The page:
- The Washington Times - Sunday, April 2, 2006

D.C. fire officials have decided to test all qualified job seekers who applied during a recent solicitation period after questions were raised about irregularities in the application process.

About 2,000 job seekers — some of whom came from as far away as Florida — submitted applications March 25 for firefighting positions in the District, say city fire officials.

Many were turned away because officials at the District’s nine application-collection sites were directed to accept only 223 qualified applicants at each site.

Printed announcements stated that from that pool, the first 1,500 would be invited to take the fire department’s entrance examination in May.

But collection officials did not time-stamp the applications, so nobody could determine who the first 1,500 applicants were, said Alan Etter, spokesman for the D.C. Fire and Emergency Medical Services Department.

In response to questions from The Washington Times, Mr. Etter said that fire officials have changed their minds and that the issue of the time stamps is moot because “all of those who submitted qualified applications will be tested.”

Originally, the fire department and the D.C. Office of Personnel announced that the department would accept applications beginning at 10 a.m. at the nine locations throughout the city.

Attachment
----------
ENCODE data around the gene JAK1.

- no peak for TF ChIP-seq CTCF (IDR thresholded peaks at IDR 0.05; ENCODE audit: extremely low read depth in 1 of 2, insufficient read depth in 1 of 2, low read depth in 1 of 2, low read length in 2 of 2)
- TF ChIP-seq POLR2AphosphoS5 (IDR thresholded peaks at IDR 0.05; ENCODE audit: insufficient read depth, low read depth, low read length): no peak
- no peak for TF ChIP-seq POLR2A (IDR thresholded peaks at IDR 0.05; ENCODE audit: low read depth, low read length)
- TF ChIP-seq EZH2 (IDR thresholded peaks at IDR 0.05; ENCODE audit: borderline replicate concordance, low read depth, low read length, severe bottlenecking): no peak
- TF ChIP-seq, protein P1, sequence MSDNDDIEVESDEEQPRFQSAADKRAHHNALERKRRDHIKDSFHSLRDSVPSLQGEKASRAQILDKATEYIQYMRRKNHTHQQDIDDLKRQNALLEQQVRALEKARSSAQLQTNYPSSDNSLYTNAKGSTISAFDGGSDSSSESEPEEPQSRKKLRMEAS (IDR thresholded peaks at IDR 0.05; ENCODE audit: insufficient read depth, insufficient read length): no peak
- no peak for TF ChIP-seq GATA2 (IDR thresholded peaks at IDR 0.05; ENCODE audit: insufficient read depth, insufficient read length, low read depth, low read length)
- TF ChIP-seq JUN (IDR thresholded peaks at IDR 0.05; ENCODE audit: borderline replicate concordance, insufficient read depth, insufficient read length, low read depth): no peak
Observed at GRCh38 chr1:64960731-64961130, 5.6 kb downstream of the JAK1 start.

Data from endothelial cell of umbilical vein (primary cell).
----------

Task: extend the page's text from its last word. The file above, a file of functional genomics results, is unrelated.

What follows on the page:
Applicants began lining up at the collection points — one in each ward and the fire-training academy in Southwest — as early as 4 p.m. the day before. At least two sites were forced to turn away applicants after they reached their quotas, while other sites did not get 223 applicants.

Mr. Etter said the idea behind using multiple collection sites was to improve access for applicants.

But applicants said the event was poorly organized and expressed concern about the potential for abuse.

One applicant said he was skeptical about a computer printout indicating the number of his place on line that was stapled to his application.

“They didn’t give you any kind of receipt,” said the applicant, who asked not to be named.

There were reports of altercations from at least one site where job seekers tried to hold places on line. Mr. Etter said two women suffered minor injuries when they were hit by a car after they submitted applications.

Some fire officials said privately that they were skeptical of the process from the beginning.

Fire Chief Adrian H. Thompson told the D.C. Council in February that beginning in January 2007, he would hire only firefighters who were paramedics or who would be trained as paramedics upon entering the department.

Some questioned whether the department could afford to dismiss one in four candidates, regardless of their skills, simply because they were not among the first 1,500 to submit an application.

The fire department collects applications and administers the exam once every two years to compile a list that determines the order in which firefighters will be hired for the next two years.

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